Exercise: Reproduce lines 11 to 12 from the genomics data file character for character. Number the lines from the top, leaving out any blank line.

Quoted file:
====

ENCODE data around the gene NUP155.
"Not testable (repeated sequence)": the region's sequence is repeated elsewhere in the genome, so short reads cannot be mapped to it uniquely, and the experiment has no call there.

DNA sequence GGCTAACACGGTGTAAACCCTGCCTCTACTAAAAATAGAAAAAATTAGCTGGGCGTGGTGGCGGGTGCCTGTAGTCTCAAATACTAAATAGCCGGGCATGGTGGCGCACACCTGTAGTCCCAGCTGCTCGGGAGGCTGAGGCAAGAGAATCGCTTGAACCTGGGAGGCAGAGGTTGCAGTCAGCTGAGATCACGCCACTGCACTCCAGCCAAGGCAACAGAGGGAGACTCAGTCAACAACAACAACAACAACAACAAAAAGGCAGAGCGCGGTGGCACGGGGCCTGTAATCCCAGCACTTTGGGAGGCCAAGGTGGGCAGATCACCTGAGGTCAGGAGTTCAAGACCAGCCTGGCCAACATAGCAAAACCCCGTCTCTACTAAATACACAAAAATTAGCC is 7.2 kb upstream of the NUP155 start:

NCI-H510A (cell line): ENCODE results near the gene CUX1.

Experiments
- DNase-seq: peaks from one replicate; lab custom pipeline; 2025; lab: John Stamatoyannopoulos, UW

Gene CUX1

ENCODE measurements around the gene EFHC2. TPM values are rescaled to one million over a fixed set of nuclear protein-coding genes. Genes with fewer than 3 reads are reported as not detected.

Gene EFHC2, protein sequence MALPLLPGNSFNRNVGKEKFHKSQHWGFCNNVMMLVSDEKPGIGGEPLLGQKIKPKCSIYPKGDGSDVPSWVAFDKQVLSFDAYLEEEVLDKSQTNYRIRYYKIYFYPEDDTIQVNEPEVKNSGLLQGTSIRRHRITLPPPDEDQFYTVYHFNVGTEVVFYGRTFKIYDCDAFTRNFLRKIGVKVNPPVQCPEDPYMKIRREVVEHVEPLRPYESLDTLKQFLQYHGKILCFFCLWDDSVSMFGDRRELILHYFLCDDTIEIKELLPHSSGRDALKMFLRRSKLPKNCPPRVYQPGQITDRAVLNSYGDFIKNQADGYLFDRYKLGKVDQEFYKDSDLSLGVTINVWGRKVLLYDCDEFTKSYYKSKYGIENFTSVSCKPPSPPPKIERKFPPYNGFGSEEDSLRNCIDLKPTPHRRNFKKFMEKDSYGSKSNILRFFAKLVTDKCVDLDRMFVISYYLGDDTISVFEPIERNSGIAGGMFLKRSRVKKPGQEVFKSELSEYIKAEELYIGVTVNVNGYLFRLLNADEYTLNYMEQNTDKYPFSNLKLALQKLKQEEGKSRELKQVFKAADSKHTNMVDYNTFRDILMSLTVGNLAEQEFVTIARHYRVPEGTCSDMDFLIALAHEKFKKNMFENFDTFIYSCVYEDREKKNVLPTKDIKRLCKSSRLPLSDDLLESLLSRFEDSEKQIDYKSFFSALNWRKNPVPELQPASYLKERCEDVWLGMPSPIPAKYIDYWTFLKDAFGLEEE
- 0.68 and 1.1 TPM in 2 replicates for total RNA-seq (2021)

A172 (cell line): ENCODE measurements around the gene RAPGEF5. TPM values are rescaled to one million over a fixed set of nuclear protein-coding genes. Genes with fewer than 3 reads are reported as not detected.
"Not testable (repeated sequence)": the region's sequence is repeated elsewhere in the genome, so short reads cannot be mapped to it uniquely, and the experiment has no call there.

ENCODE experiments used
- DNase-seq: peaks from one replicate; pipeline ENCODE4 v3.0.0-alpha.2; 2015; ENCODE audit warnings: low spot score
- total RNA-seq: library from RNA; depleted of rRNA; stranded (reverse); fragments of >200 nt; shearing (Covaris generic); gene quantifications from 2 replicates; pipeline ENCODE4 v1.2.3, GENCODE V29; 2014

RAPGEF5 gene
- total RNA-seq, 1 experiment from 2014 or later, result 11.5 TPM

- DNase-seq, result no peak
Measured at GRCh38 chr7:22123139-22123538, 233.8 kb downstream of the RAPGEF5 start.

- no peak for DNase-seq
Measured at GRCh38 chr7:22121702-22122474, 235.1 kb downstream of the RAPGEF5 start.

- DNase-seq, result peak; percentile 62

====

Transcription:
A172 (cell line): ENCODE measurements around the gene RAPGEF5. TPM values are rescaled to one million over a fixed set of nuclear protein-coding genes. Genes with fewer than 3 reads are reported as not detected.
"Not testable (repeated sequence)": the region's sequence is repeated elsewhere in the genome, so short reads cannot be mapped to it uniquely, and the experiment has no call there.